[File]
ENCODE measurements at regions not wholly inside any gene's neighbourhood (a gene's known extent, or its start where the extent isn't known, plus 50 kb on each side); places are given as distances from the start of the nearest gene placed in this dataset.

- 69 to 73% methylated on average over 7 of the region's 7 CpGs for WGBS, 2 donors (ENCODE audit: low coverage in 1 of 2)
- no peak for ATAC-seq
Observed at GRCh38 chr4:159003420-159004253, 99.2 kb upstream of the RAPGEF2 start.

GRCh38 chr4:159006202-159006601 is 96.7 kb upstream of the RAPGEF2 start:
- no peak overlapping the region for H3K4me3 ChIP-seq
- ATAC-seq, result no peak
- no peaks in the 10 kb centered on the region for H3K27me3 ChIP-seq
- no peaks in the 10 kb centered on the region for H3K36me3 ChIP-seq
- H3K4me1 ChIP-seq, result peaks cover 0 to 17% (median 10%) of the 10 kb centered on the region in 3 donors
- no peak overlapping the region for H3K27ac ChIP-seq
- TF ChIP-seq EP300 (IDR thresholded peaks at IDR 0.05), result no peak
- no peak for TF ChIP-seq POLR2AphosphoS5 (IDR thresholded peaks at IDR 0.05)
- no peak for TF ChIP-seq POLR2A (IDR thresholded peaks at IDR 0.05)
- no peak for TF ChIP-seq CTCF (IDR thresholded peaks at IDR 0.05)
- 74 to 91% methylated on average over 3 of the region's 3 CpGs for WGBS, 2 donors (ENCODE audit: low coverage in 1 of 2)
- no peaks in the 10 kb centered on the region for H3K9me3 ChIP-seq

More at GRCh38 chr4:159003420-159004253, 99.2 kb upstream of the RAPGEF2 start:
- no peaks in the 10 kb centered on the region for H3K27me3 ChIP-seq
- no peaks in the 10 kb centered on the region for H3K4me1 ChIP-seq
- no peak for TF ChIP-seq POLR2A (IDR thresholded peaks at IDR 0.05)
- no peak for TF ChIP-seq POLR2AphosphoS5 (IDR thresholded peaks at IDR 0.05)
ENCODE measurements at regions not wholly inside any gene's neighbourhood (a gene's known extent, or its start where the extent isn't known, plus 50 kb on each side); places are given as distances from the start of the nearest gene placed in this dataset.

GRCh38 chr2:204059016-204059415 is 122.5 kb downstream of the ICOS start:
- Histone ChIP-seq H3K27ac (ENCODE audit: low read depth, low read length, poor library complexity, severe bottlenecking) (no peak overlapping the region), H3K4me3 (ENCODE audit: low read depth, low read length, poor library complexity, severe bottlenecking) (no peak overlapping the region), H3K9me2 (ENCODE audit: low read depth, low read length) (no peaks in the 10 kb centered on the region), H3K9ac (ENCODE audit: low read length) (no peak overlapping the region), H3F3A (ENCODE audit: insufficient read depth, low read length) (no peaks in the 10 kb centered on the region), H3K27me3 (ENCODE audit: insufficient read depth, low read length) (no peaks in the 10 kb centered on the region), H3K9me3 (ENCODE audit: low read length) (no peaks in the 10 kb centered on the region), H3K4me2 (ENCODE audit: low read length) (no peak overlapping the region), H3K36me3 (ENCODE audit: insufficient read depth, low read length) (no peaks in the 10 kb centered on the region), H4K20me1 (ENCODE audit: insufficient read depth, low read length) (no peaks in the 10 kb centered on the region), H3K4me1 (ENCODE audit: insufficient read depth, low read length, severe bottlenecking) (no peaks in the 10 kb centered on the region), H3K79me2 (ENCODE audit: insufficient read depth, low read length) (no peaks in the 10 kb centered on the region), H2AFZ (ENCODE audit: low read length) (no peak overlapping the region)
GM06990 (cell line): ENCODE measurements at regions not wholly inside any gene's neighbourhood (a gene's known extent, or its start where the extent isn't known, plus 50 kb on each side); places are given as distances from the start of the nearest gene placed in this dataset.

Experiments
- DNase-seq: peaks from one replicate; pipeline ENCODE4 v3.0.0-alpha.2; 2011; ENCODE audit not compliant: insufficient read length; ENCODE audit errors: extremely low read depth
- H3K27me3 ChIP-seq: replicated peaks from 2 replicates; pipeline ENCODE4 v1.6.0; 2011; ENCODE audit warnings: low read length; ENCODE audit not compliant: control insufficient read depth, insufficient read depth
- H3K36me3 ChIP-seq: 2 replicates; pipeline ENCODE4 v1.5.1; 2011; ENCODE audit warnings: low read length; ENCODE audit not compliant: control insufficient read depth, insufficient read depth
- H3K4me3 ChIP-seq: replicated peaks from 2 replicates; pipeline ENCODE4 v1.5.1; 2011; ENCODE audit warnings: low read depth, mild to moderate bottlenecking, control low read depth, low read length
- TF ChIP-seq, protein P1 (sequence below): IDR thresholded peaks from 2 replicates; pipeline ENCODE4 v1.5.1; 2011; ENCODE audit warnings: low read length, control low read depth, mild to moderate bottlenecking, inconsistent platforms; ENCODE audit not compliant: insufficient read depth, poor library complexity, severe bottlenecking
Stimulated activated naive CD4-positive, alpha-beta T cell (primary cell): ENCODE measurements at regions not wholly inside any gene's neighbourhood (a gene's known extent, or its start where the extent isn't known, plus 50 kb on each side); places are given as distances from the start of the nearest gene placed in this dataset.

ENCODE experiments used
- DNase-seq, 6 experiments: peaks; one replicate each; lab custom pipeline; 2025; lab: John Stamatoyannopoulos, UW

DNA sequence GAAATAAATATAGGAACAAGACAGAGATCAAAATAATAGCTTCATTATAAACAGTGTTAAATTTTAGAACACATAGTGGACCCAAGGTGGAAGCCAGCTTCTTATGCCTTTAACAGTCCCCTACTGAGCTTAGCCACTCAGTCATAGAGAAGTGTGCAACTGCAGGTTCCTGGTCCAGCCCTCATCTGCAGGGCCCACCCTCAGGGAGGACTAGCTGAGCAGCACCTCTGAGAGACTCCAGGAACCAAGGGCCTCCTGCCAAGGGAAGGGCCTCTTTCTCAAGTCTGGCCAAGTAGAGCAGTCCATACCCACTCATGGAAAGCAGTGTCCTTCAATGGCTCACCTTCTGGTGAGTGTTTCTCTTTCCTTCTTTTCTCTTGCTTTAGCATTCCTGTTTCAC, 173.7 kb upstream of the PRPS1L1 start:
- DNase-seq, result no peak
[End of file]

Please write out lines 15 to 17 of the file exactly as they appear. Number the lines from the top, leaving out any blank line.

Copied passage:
- no peak for TF ChIP-seq CTCF (IDR thresholded peaks at IDR 0.05)
- 74 to 91% methylated on average over 3 of the region's 3 CpGs for WGBS, 2 donors (ENCODE audit: low coverage in 1 of 2)
- no peaks in the 10 kb centered on the region for H3K9me3 ChIP-seq